Editorials

Credit Brownback's efforts on reform

Two years in the making, Congress' response to the global financial crisis reached President Obama's desk Thursday without much bipartisan support, and with none from Kansas' Republicans in Congress.

That's a regret — one of many about the process and the legislation itself.

Reforms were needed. The economy's fall left too much wreckage in savings and lives to go unaddressed or be left to the free market and failed regulatory status quo.

The push for comprehensive change deserved a bipartisan effort. But it largely fell to Democrats, with House Minority Leader John Boehner, R-Ohio, recently characterizing the result as "killing an ant with a nuclear weapon" and vowing Thursday to fight for repeal.

There are real concerns about whether the legislation ends up punishing those who weren't part of the problem — such as small community banks in Kansas and elsewhere — without addressing root causes such as federally owned mortgage lenders Fannie Mae and Freddie Mac.

But the compelling arguments for a new consumer financial protection bureau prevailed, as did the need for transparency and regulation in the derivatives market and for stronger powers to detect systemic danger points and break up failing investment banks and insurance companies.

At least one of the GOP lawmakers did more than stonewall the legislation, actually shaping it (as he sharply criticized it and voted against it, admittedly).

Sen. Sam Brownback, R-Kan., led the fight to exempt auto dealers from the new consumer financial protection bureau, arguing that "auto dealers are a part of Main Street, not Wall Street, and they are not responsible for the financial meltdown."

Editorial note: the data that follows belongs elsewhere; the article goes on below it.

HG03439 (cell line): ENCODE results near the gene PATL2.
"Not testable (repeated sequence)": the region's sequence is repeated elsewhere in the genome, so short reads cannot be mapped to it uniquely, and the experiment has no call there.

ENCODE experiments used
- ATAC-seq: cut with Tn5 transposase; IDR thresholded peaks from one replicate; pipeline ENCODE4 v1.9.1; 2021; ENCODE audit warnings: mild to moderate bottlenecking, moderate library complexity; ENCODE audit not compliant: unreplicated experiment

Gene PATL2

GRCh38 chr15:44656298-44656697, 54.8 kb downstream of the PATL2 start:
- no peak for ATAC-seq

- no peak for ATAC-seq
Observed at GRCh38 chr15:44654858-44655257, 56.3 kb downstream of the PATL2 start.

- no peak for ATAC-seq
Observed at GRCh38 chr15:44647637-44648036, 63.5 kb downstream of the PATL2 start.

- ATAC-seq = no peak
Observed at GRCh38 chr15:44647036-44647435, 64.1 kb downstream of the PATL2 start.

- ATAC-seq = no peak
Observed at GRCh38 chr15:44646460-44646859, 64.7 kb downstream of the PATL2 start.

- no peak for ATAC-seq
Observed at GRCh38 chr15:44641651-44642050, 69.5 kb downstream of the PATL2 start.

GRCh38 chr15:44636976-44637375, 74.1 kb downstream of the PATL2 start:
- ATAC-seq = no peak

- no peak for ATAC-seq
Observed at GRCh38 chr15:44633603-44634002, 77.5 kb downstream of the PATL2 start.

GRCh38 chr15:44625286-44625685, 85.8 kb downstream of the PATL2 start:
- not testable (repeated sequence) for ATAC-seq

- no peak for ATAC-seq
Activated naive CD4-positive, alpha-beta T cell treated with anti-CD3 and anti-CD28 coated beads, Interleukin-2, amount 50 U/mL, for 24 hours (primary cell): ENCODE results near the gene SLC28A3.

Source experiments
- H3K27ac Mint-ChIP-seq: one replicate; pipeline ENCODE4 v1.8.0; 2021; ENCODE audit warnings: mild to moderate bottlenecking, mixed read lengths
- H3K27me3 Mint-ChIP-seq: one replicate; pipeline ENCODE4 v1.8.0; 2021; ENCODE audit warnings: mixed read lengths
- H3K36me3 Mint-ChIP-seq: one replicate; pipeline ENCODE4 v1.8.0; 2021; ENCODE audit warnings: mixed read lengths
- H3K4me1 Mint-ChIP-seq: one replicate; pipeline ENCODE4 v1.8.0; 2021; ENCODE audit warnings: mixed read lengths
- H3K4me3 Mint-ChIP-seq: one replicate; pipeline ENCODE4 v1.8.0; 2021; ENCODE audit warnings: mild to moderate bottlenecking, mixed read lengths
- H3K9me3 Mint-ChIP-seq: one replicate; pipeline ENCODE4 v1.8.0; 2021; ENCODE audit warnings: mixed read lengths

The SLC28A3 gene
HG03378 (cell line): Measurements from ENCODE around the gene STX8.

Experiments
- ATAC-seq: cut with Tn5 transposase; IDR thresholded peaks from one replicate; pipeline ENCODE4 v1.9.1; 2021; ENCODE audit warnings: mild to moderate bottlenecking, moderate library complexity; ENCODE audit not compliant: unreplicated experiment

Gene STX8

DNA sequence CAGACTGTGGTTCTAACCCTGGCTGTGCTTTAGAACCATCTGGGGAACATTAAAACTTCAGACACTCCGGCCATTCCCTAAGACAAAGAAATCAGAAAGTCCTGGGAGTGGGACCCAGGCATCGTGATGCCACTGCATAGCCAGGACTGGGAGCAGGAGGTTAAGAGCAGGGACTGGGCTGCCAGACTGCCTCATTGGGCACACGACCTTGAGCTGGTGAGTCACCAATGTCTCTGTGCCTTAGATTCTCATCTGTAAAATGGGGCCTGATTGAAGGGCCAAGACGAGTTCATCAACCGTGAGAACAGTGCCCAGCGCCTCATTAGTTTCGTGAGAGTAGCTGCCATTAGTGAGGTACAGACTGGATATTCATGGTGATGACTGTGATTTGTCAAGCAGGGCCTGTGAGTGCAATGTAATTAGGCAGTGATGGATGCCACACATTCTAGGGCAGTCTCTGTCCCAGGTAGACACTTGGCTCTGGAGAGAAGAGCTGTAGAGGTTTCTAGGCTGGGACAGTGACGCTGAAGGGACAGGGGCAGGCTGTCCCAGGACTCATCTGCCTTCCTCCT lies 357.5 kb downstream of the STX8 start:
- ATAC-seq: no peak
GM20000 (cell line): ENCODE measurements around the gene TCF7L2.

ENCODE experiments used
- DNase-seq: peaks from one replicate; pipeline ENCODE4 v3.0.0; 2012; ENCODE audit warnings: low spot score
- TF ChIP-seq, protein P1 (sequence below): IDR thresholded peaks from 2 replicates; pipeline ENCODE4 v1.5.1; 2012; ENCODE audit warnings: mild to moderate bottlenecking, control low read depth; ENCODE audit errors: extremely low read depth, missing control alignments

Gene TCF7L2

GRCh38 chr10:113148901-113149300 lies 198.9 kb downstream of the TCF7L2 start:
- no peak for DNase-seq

Brownback's advocacy also led to the welcome inclusion of a provision in the bill targeting "conflict minerals" — minerals used in consumer electronics such as cell phones and laptops whose mining and trading in Congo or neighboring countries have benefited armed groups and fueled violence in Africa.

"'Blood diamonds' have faded away, but we may now be carrying 'blood phones,'" New York Times columnist Nicholas Kristof observed last month.

The provision requires publicly traded companies using such minerals to file annual reports with the Securities and Exchange Commission certifying whether the minerals came from Congo and reporting what they're doing to ensure they aren't funding military activities.

When the minerals language was added in May, Brownback expressed hope "that this amendment will bring accountability and transparency to the supply chain of minerals used in the manufacturing of many electronic devices, without placing a disproportionate burden on publicly traded companies."

Wannabe governor Brownback deserves credit for making the financial reform bill better, even though he ultimately judged it unworthy of his vote.

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